This may seem a strange thing to say and in many ways it is. Parkinson’s is not exactly a gift in my life, but in these early stages it is managable.
The reason for my statement about feeling lucky is because of two conversations I have had recently with people regarding significant life limiting conditions. One is a family member who has a brain tumour, the other a colleague whose friend also has a brain tumour and whose life expectancy is very short. As I talked about their condition, I was struck by how fortunate I am that I have a condition – while it will progress over time – that I will have time to adjust and to continue to live my life.
It is said that you do not die from Parkinson’s, but that you die with it. I know that it is within my power to have positive impact on how Parkinson’s affects me and my life. I can do my exercises, eat healthy and keep engaged with life and activities that support ongoing cognitive capacity. I can spend time with my family enjoying being with them and basically feeling pretty well most of the time. Sure, there will be good days and bad days. There will be days when I feel sorry for myself. When life is hard and I feel fatigued and maybe not so positive.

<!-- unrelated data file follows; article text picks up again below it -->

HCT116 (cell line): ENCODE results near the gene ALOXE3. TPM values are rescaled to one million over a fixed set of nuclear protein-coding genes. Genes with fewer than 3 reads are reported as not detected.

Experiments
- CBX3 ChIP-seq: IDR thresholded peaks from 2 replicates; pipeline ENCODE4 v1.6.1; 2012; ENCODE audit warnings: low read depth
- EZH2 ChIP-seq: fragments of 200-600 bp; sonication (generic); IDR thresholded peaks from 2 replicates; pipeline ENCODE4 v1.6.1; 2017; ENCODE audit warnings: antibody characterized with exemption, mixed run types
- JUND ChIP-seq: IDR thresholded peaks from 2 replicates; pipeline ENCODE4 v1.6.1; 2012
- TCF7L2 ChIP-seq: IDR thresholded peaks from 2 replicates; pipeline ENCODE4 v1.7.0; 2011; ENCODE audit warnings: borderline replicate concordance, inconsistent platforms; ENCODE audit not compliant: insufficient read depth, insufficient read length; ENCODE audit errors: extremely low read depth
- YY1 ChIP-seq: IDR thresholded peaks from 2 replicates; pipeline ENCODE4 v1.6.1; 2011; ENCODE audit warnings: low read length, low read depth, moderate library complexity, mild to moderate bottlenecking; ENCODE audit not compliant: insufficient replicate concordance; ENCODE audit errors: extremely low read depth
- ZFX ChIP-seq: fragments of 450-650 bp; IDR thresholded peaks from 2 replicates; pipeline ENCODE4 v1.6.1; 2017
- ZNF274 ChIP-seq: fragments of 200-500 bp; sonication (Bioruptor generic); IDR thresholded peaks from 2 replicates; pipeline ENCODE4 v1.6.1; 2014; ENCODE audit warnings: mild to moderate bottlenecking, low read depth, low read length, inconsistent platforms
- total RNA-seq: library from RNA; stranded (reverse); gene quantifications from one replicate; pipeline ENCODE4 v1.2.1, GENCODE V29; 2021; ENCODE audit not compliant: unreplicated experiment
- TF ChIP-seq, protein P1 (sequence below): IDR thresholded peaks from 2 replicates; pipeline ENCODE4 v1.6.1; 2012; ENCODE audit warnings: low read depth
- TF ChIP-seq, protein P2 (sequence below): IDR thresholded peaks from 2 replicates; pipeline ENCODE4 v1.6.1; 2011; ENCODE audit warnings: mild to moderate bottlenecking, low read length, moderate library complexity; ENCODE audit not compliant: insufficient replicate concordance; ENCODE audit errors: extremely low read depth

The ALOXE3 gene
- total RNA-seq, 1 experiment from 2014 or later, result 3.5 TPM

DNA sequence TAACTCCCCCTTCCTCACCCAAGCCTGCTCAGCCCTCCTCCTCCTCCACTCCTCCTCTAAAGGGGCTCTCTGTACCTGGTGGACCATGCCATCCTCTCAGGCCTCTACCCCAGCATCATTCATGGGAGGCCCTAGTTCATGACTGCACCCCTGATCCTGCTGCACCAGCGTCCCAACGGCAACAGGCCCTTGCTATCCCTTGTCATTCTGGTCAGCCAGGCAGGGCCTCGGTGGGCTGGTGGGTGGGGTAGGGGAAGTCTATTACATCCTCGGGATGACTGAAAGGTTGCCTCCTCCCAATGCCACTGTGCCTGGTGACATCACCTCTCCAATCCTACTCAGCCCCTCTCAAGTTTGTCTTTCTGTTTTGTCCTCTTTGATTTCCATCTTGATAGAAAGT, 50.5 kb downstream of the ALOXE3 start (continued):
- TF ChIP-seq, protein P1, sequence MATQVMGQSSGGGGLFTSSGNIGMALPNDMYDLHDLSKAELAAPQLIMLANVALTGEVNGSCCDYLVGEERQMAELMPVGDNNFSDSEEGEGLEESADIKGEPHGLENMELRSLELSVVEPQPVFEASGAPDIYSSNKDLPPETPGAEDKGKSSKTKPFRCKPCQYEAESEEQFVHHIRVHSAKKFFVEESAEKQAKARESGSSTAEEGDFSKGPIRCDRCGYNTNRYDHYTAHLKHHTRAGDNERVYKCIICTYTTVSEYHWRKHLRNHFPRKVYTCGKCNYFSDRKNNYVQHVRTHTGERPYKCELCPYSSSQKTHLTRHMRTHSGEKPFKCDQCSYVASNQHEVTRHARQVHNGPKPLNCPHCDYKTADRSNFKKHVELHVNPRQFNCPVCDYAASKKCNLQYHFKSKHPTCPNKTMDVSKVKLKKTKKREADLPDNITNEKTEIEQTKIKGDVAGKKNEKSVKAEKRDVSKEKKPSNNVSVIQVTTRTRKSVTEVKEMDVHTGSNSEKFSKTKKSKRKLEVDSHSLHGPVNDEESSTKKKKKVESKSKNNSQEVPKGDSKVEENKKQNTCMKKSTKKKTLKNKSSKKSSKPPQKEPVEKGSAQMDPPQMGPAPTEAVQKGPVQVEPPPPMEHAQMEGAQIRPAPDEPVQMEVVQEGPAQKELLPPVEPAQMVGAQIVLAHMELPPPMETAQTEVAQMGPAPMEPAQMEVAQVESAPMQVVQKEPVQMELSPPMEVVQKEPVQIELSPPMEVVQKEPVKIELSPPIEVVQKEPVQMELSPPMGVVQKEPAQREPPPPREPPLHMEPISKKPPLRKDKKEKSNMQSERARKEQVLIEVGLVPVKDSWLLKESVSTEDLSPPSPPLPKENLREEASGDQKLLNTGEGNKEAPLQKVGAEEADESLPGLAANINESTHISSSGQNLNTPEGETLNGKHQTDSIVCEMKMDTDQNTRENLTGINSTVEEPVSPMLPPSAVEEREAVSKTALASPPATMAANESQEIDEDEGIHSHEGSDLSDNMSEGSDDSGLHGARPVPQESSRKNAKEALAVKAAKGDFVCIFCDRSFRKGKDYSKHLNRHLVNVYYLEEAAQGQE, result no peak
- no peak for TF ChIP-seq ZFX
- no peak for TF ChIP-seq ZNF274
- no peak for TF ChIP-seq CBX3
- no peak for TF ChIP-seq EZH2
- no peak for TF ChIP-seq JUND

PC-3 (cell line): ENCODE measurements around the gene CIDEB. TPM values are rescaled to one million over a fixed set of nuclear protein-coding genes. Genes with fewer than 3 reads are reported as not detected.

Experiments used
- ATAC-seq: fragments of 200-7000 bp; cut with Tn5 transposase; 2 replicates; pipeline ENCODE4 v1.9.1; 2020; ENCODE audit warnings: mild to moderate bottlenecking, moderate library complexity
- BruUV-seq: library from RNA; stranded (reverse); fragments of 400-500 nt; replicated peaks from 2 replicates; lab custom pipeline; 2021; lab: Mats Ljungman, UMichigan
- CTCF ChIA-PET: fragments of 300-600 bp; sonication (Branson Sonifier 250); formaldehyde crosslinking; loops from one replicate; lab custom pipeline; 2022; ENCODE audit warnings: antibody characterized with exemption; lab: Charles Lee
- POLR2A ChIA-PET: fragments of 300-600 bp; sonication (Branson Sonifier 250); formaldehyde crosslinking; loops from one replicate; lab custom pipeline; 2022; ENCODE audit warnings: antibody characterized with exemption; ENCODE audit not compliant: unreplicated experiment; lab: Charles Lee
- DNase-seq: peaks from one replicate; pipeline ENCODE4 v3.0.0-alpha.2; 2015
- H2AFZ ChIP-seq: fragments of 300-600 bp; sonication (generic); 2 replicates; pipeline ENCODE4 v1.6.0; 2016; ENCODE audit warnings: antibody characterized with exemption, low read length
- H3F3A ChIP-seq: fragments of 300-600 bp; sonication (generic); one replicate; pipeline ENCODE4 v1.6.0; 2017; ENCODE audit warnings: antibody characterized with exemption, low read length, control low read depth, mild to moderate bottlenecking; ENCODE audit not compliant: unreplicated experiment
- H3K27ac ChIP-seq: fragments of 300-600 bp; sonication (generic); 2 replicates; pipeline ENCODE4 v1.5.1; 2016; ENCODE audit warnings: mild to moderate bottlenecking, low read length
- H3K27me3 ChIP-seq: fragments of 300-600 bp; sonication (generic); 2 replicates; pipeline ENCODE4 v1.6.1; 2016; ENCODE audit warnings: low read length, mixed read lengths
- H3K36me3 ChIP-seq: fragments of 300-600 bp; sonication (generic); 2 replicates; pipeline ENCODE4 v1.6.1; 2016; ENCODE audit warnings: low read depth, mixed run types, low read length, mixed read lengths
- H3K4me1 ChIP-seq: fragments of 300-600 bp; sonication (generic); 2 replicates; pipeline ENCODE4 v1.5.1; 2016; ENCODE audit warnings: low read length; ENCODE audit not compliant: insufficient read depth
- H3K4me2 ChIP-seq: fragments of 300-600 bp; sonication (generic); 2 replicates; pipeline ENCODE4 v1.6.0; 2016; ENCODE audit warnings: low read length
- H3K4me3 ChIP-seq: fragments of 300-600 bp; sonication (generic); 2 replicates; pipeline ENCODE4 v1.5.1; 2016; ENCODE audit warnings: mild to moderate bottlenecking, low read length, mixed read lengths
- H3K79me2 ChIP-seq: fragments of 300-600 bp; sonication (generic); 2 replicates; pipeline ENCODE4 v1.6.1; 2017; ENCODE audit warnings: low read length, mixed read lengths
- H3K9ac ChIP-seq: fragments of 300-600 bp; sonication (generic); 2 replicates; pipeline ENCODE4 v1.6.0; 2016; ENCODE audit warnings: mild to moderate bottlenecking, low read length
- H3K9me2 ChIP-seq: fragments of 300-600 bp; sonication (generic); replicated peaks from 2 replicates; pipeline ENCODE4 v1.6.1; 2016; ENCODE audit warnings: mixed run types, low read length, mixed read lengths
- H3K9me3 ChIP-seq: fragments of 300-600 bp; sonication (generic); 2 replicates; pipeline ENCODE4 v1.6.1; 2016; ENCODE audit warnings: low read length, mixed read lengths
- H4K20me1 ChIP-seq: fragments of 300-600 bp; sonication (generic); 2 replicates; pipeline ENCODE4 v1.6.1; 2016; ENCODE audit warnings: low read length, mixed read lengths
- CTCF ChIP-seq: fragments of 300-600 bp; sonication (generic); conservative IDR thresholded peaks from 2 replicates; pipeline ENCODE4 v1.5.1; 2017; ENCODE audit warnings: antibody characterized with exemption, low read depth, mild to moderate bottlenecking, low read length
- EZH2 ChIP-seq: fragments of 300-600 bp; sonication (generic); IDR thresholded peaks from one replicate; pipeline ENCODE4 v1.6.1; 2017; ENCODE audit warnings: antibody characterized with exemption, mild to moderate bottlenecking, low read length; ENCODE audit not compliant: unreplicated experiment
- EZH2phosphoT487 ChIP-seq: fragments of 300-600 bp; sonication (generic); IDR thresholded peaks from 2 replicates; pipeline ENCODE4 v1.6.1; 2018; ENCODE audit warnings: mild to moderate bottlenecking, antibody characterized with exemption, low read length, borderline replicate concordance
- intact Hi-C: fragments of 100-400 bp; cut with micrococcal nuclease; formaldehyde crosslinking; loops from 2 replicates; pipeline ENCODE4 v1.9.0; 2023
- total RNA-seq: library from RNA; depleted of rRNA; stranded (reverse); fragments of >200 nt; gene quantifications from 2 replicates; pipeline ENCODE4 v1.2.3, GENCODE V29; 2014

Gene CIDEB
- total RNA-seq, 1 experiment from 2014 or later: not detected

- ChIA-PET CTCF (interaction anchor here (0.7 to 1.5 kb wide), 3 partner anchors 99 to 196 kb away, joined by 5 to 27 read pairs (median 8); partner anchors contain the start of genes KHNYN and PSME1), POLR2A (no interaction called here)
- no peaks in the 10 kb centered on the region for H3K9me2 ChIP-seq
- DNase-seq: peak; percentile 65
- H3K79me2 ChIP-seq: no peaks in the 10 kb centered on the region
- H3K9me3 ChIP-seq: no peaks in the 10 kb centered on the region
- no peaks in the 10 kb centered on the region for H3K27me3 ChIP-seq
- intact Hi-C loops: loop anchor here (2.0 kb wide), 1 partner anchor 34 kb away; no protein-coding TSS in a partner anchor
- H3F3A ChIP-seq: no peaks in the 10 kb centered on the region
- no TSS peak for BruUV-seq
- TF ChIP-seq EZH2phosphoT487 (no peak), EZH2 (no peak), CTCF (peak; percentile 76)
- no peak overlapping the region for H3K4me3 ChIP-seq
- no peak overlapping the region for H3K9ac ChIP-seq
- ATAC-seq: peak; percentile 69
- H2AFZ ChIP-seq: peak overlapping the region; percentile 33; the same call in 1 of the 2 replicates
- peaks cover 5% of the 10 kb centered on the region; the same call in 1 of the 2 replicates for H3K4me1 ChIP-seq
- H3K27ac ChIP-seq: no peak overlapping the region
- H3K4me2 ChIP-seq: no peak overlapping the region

But, it could be much worse.
Parkinson’s is often not life limiting as such. So, I can continue to plan to enjoy my life and be active and engaged. It does make me more inclined not to defer plans for travel or experiences, which again is not a bad thing. The saying ‘Why put off till tomorrow what you can do today!’ is never more true. Seize the moment, take those opportunities, live your best life and live well with Parkinson’s. That is the best advice I could give.